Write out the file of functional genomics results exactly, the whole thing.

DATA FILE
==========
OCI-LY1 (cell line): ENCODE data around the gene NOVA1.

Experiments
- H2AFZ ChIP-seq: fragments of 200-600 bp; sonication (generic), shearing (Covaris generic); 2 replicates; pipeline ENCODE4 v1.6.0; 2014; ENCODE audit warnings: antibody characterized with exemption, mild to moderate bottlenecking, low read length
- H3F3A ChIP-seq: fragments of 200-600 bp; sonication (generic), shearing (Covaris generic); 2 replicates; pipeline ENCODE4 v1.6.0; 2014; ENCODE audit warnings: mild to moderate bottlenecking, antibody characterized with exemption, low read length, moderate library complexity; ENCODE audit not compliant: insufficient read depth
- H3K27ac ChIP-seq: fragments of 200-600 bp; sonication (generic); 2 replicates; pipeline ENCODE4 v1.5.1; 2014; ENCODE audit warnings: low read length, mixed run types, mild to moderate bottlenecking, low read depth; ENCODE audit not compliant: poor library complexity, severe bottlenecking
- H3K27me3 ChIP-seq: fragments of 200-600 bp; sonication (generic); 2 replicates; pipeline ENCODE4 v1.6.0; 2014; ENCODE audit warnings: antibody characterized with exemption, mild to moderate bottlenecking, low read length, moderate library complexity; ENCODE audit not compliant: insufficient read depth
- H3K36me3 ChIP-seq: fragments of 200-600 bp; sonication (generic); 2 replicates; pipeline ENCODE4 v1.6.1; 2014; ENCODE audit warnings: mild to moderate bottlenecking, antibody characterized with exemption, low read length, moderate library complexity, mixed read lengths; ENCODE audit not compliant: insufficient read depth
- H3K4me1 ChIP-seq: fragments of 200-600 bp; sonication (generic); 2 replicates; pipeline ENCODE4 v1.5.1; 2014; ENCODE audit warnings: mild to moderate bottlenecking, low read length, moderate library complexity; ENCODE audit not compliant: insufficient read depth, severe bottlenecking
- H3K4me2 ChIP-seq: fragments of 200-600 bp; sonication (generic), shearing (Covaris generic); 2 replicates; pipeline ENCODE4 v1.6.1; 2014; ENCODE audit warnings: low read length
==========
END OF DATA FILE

OCI-LY1 (cell line): ENCODE data around the gene NOVA1.

Experiments
- H2AFZ ChIP-seq: fragments of 200-600 bp; sonication (generic), shearing (Covaris generic); 2 replicates; pipeline ENCODE4 v1.6.0; 2014; ENCODE audit warnings: antibody characterized with exemption, mild to moderate bottlenecking, low read length
- H3F3A ChIP-seq: fragments of 200-600 bp; sonication (generic), shearing (Covaris generic); 2 replicates; pipeline ENCODE4 v1.6.0; 2014; ENCODE audit warnings: mild to moderate bottlenecking, antibody characterized with exemption, low read length, moderate library complexity; ENCODE audit not compliant: insufficient read depth
- H3K27ac ChIP-seq: fragments of 200-600 bp; sonication (generic); 2 replicates; pipeline ENCODE4 v1.5.1; 2014; ENCODE audit warnings: low read length, mixed run types, mild to moderate bottlenecking, low read depth; ENCODE audit not compliant: poor library complexity, severe bottlenecking
- H3K27me3 ChIP-seq: fragments of 200-600 bp; sonication (generic); 2 replicates; pipeline ENCODE4 v1.6.0; 2014; ENCODE audit warnings: antibody characterized with exemption, mild to moderate bottlenecking, low read length, moderate library complexity; ENCODE audit not compliant: insufficient read depth
- H3K36me3 ChIP-seq: fragments of 200-600 bp; sonication (generic); 2 replicates; pipeline ENCODE4 v1.6.1; 2014; ENCODE audit warnings: mild to moderate bottlenecking, antibody characterized with exemption, low read length, moderate library complexity, mixed read lengths; ENCODE audit not compliant: insufficient read depth
- H3K4me1 ChIP-seq: fragments of 200-600 bp; sonication (generic); 2 replicates; pipeline ENCODE4 v1.5.1; 2014; ENCODE audit warnings: mild to moderate bottlenecking, low read length, moderate library complexity; ENCODE audit not compliant: insufficient read depth, severe bottlenecking
- H3K4me2 ChIP-seq: fragments of 200-600 bp; sonication (generic), shearing (Covaris generic); 2 replicates; pipeline ENCODE4 v1.6.1; 2014; ENCODE audit warnings: low read length